Upon careful review of the Complaint and any supporting exhibits, the Court deems it appropriate to exercise its authority under § 1915A. With one exception, the severed claims are subject to dismissal at this time.

         The Complaint

         The factual allegations offered in support of Counts 10 through 13 are scattered throughout the Complaint and exhibits. (Doc. 2, pp. 1-23; Doc. 2-1, pp. 1-19). Because the Complaint addresses claims against officials at two different prisons, it is difficult to discern which allegations pertain to the claims against Menard officials and which allegations pertain to events at Pinckneyville. Id. To the extent possible, the Court has summarized the relevant allegations below.

         According to the Complaint, Plaintiff requested a transfer out of Menard in 2015. (Doc. 2, p. 2). Major Lyerla denied his request and instead decided to transfer him from the "hill" to the "pit" at Menard. Id. The "hill" is a medium security unit at Menard, where Plaintiff was housed without incident. (Doc. 2, p. 3). The "pit" is a maximum security unit that is more dangerous. (Doc. 2, pp. 2- 3). Plaintiff claims that he did nothing wrong and should not have been transferred there. (Doc. 2, p. 3).

         According to the Complaint, Defendants simply wanted to harass him. (Doc. 2, p. 3). Several prison officials, including Sergeant Scott, allegedly taunted Plaintiff for filing so many grievances and lawsuits and for referring to himself as "King Michael Oliver" on a visitor's list. (Doc. 2, pp. 3, 7, 16-17). On an undisclosed date, Sergeant Scott tore up the list in front of Plaintiff and threatened to kill him. (Doc. 2, pp. 7, 16). Plaintiff was then confined to his cell without shower access or recreational privileges for a "couple days." Id. When Plaintiff asked an officer for blank grievance forms, the officer retrieved the forms and delivered them to Plaintiffs cell with Sergeant Scott. (Doc. 2, p. 7). The sergeant said, "I double dog dare you to fill out those grievances." Id.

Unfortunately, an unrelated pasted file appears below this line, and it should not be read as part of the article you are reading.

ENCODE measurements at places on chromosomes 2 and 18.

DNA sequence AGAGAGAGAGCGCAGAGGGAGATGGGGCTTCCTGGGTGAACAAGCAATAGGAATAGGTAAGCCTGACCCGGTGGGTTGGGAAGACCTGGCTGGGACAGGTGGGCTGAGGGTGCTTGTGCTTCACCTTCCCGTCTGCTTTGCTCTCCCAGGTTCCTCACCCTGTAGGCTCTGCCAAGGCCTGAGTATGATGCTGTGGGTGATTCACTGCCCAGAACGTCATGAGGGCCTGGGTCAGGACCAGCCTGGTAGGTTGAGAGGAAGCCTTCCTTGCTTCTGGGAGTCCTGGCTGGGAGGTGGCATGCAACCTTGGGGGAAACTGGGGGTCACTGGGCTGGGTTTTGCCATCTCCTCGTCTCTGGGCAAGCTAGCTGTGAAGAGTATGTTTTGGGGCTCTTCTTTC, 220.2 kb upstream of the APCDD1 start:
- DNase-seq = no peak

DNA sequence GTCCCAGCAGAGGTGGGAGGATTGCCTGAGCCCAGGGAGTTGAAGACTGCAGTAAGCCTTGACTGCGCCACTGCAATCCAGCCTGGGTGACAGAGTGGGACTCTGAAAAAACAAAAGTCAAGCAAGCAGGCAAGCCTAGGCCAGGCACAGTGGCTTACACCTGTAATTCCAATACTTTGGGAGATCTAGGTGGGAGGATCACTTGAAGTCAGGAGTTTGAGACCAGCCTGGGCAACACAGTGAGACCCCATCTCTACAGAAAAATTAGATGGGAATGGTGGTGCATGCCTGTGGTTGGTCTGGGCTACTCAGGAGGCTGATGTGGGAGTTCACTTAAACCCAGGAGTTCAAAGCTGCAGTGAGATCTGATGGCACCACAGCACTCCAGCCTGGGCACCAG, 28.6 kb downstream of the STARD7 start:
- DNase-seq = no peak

Plaintiff ignored the warning and submitted a grievance to complain about Sergeant Scott anyway. (Doc. 2, pp. 3, 7). In response, Major Lyerla called Plaintiff to his office and told Plaintiff that he did not believe him. (Doc. 2, pp. 7, 17). He believed the statements made by his officers. Id. The major then asked Plaintiff to explain why he referred to himself as "King." Id. When Plaintiff ignored the question and stated that he would submit his complaint directly to Warden Butler, Major Lyerla threatened to send him to the "pit" for doing so. Id. Plaintiff ignored Major Lyerla's warning and submitted a grievance directly to the warden. (Doc. 2, pp. 6-7, 16-18).

         On or around July 22, 2015, he was transferred to the "pit." (Doc. 2, pp. 8, 18-19). His cell was so hot that Plaintiff feared he would suffer from heat stroke. Id. He submitted a written request for a fan and was provided with one a "couple" days later. Id. Plaintiff claims that his situation only got worse when one of his known enemies, David Sankey, was placed in his cell. (Doc. 2, p. 7; Doc. 2-1, p. 12). Plaintiff maintains that the two inmates were housed together in a remote area of the "pit" so that they would fight and ...